Far-right protesters gathered outside Monica Oltra’s house in masks from the movie "Scream" Wednesday night in Spain. Oltra is the vice president and spokesperson for the government of Valencia, an autonomous body within the country of Spain. Tensions in Spain are high as the country navigates what to do about Catalonian independence.

The Catalonian region voted to break away from Spain on October 1 in a referendum outlawed by Spain. Spain’s police attempted to stop the election in areas, causing widespread violence. The far-right protesters outside Oltra’s home were advocating for Spanish unity. 

The Spanish supreme court deemed secession illegal. Catalonia has not officially declared independence, but has asked to negotiate the separation with Spain. Catalonian President Carles Puigdemon threatened Thursday to declare independence if Spain will not come to the table and discuss a deal for the region to secede.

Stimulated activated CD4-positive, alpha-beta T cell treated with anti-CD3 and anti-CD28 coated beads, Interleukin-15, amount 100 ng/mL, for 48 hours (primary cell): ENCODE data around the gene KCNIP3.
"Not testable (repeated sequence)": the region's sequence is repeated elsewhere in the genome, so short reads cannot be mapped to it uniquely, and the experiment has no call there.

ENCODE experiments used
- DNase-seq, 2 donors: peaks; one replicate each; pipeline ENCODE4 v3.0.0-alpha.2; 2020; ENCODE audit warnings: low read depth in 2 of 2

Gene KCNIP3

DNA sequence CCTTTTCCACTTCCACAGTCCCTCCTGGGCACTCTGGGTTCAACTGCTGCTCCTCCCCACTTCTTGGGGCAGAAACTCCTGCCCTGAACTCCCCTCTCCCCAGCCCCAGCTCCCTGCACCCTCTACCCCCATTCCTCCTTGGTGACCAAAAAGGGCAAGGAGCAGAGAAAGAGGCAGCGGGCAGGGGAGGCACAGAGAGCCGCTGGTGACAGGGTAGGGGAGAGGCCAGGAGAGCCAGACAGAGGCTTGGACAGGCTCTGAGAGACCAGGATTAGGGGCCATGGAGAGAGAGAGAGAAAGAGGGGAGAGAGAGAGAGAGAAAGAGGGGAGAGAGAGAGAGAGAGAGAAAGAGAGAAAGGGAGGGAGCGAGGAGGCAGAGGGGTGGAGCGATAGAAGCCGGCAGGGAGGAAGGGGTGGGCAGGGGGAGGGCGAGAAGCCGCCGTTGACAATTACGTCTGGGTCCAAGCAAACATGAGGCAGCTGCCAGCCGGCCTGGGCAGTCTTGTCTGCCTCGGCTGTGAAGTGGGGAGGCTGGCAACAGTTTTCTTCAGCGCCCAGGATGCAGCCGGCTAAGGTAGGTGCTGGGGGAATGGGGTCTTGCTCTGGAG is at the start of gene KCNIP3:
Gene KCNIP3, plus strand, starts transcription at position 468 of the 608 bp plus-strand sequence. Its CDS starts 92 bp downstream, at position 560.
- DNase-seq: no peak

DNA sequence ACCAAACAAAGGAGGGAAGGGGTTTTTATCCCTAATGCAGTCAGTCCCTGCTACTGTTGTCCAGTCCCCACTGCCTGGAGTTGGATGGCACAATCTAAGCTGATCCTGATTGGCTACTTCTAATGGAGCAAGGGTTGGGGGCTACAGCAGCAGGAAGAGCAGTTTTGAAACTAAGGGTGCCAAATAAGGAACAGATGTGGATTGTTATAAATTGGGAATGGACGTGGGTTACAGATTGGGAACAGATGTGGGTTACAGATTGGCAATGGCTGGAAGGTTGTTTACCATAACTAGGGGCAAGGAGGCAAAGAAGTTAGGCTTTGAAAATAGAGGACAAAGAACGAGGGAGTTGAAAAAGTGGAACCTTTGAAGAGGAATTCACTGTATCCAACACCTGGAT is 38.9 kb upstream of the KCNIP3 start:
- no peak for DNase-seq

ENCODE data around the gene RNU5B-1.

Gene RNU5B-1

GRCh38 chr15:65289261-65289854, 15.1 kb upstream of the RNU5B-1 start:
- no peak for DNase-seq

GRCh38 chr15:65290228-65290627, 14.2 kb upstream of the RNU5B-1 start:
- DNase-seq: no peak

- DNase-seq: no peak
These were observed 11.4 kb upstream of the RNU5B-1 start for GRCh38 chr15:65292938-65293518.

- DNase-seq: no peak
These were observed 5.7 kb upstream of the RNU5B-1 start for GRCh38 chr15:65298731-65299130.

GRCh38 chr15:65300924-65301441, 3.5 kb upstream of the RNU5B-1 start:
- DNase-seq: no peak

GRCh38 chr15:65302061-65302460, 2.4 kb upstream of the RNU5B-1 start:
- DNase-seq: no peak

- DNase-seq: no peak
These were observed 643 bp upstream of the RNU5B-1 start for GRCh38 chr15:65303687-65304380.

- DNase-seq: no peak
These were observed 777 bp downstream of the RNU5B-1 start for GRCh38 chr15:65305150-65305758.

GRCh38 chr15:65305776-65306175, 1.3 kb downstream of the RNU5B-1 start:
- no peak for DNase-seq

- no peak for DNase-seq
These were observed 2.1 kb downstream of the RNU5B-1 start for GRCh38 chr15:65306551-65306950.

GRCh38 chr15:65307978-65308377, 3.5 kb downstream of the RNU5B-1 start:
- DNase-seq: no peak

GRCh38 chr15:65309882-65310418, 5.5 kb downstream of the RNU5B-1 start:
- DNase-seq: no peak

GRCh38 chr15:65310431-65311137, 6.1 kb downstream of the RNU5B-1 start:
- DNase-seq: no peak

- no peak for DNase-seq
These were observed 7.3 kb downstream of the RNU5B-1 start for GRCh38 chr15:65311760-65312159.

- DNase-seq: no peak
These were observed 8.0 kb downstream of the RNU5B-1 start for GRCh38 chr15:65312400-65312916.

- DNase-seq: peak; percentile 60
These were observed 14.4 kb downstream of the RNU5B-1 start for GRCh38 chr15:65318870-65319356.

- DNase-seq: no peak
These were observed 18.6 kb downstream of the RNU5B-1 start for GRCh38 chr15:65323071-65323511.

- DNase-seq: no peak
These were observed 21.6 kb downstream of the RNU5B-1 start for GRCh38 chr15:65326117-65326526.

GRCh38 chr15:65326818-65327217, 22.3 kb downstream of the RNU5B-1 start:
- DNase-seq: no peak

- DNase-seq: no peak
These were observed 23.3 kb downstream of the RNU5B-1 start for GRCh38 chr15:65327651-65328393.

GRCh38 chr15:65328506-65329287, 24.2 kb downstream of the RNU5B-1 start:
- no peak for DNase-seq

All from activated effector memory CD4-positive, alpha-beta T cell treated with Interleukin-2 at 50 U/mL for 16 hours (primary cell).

Minutes after Puigdemon’s threat, the Spanish government declared that it will invoke article 155 of its constitution, allowing the central government to take over the Catalonian government.

Prime Minister Mariano Rajoy’s cabinet will meet Saturday to discuss what the plan will be for how exactly it will invoke article 155, according to CNN Thursday. The plan will then be presented to the Senate. The country has never invoked the constitutional article.

“Despite all our efforts and our will for dialogue, the fact that your only answer is canceling our autonomy indicates that that you do not understand the problem and do not wish to talk,” said Puigdemont in a statement Thursday.

The Catalan government has pointed to a mandate from its people, because 90 percent of the voters favored secession in its referendum. But only around 40 percent of the electorate participated — the central government advised that people stay away.

Spanish democratic government is young. The new constitution was ratified only in 1978, after the death of long-time dictator Gen. Francisco Franco.